Healthcare Fire Sales – Cigna’s MA biz, Cano’s Bankruptcy, and the Steward Health Care Fiasco
By Blake Madden
Happy Tuesday, Hospitalogists.
I hope your February’s are off to a swimmingly wonderful start. Don’t forget that this February is a leap year!
For those of you who skip to the bottom first for Miscellaneous Maddenings, I have huge news: the first golf update is here. Hospitalogy Golf networking & conference when?
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For risk-bearing organizations, it’s critical to recognize that behavioral health acuity is rising across your populations, and unfortunately, there’s no sign of this slowing down.
Research shows individuals with chronic diseases coupled with behavioral health conditions drive 2-6x higher healthcare costs. You need a cohesive strategy around this population.
We’ll have a much-needed conversation around how health systems, payors, and risk-bearing orgs can proactively measure and address the behavioral health of their complex patient populations.
Cigna sells MA business to HCSC for $3.7 billion
Announced on Jan. 31, Cigna is selling its 600,000 member Medicare Advantage business to Health Care Services Corp for a disclosed $3.7B. Jared Strock had a nice breakdown of the valuation implications and the segments included on LinkedIn here.
Cigna added some color on its earnings call as well, noting the plan generated $12 billion in revenue in 2023. Cigna also secured a 4-year deal for its pharmacy benefit manager Express Scripts to continue providing services for the plan, and Evernorth as a whole will have opportunities to sell other services like clinical care coordination into the newly secured HCSC asset. Overall, the deal is expected to close in early 2025.
Interestingly (maybe perplexing is a better word), Cigna still described the MA market as attractive despite the sale. What’s up with that?
The answer lies in Evernorth – its services segment – and bolstering the Evernorth footprint. Cigna was happy with the structure of the deal since it locked in Express Scripts for a number of years, while offloading an asset that wasn’t worth the trouble. From here, Cigna can prioritize Evernorth bolt-on acquisitions and find growth in working on the services side of MA, Medicaid – as a payor agnostic option.
- we’ve been quite deliberate now for several years, working to expand the service portfolio and the value proposition within Evernorth for health plan partners as it relates to their government services, be it Medicare, be it duals, be it Medicaid, et cetera. And we’re demonstrating a very attractive proven track record of growing our government reach but through the services franchise. And we will continue to fuel that on a go-forward basis and see that as an attractive trajectory for us.
- We see the Evernorth service portfolio as an attractive capital-light high visibility way to grow this portfolio.
Finally, with all of the hubbub happening around Medicare Advantage and utilization right now, it’s interesting to see a company as massive as Cigna go at the MA market without a vertically aligned strategy, but the puzzle pieces must not have been fitting well together. It wouldn’t surprise me to see Cigna make a big acquisition in a better-run MA plan down the line. While peak growth is up and profitability is declining in the segment, there’s still money to be made in all aspects of the entitlement program.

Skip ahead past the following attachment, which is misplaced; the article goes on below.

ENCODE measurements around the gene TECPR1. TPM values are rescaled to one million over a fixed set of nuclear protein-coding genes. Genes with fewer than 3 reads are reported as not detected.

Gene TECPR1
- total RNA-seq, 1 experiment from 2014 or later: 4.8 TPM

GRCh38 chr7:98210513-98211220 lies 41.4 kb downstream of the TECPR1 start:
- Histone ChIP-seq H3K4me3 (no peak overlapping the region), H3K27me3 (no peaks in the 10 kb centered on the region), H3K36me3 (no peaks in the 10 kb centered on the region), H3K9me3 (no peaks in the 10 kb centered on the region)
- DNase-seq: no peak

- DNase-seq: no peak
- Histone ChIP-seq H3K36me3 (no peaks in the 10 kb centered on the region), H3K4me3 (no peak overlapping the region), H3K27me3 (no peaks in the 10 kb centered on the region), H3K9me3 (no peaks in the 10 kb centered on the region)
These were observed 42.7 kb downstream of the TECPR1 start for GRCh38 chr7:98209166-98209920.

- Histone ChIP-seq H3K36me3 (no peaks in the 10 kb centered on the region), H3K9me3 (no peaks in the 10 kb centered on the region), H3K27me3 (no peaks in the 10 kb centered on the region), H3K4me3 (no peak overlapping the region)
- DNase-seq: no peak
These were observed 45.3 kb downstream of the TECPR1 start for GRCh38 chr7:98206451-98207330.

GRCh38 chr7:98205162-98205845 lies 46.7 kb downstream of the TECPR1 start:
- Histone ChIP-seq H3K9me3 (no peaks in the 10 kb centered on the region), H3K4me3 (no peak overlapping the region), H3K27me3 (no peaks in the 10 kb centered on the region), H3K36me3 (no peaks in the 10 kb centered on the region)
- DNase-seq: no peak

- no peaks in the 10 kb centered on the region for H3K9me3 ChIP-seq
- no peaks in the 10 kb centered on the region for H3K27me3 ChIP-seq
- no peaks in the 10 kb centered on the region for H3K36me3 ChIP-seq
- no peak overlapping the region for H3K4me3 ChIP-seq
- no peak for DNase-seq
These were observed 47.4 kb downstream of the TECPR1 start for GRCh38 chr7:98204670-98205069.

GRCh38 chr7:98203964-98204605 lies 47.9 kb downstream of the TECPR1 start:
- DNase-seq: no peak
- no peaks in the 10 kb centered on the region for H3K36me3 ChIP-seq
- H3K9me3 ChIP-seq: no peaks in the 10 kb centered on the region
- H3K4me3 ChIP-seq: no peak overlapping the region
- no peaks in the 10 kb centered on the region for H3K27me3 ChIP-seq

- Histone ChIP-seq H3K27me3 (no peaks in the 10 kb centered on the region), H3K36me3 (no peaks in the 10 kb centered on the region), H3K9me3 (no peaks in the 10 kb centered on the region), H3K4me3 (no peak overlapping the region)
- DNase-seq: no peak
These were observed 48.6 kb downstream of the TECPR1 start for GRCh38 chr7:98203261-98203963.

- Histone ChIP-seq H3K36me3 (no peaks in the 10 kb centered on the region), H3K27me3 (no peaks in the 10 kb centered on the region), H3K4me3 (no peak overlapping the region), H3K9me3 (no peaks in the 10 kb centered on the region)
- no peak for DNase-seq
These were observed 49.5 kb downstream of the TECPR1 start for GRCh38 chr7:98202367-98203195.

A Fall from Grace for Cano Health and Steward Health Care
I’ve written about Cano’s troubles in the past (and covered Steward’s from afar), but I did want to highlight some important updates and great reporting on each of these.
As Steward Health Care struggles to stay afloat and deals with the repercussions of its poor operations in Massachusetts and elsewhere, its CEO Ralph De la Torre has plenty to answer for given the state of operations at his hospitals and their financial turmoil post-pandemic. Things have gotten even worse in 2024 as the Boston Globe found out – e.g., physicians buying their own surgical equipment, nurseries closed at birthing centers, and other egregious conditions these clinicians are dealing with.
There has never been a clearer microcosm for things gone wrong in healthcare than what we’re seeing unfold here.
A health system in financial and operational disarray.
Potential for patient harm rampant.
Private capital and real estate involvement in debt-fueled acquisitions, unusual, fraud-like loan structures, and sale-leasebacks causing hospitals to buckle in underserved communities.
And then the CEO spotted in the Galapagos – something I’ll probably never see beyond the Planet Earth documentary – on his $40M yacht.
THIS is how you sow mistrust in public institutions. I mean, it’s the easiest dunk session in history from the media’s perspective. The optics from the outside looking in are worse than bad with de la Torre and Medical Properties Trust shenanigans. This from the WSJ was back in 2022, and then we saw this follow-up from the WSJ paints the full picture of financial back alley deals happening for years. I mean, you’re just asking for it at this point. I hope you all can agree with me that we need to get this crap out of healthcare. And stories like these only equip members the media, public, and ultimately policymakers to crack down on hospitals.
- This Boston Globe essay (paywall) was so well done and worth the read.
- Massachusetts Wakes Up to a Hospital Nightmare
- This timeline of Steward Health Care was phenomenal as well: How Steward Health Care went from hospital savior to the precipice of failure
- Steward Health Care employees, patients grapple with turmoil (paywall – Boston Globe)
In similar fashion, Cano Health has left its physician equity holders out to dry. (If any of you are following this newsletter, feel free to reach out to me.) Earlier on Monday, Cano Health officially filed for bankruptcy after hemorrhaging cash for sometime from failing to appropriately manage risk or right-size the sinking ship. Cano’s stock will be delisted, wiping out common shareholders, and likely doing the same to its physician ‘partners,’ many of whose practice buyouts (and retirements) were funded via a combination of cash and equity.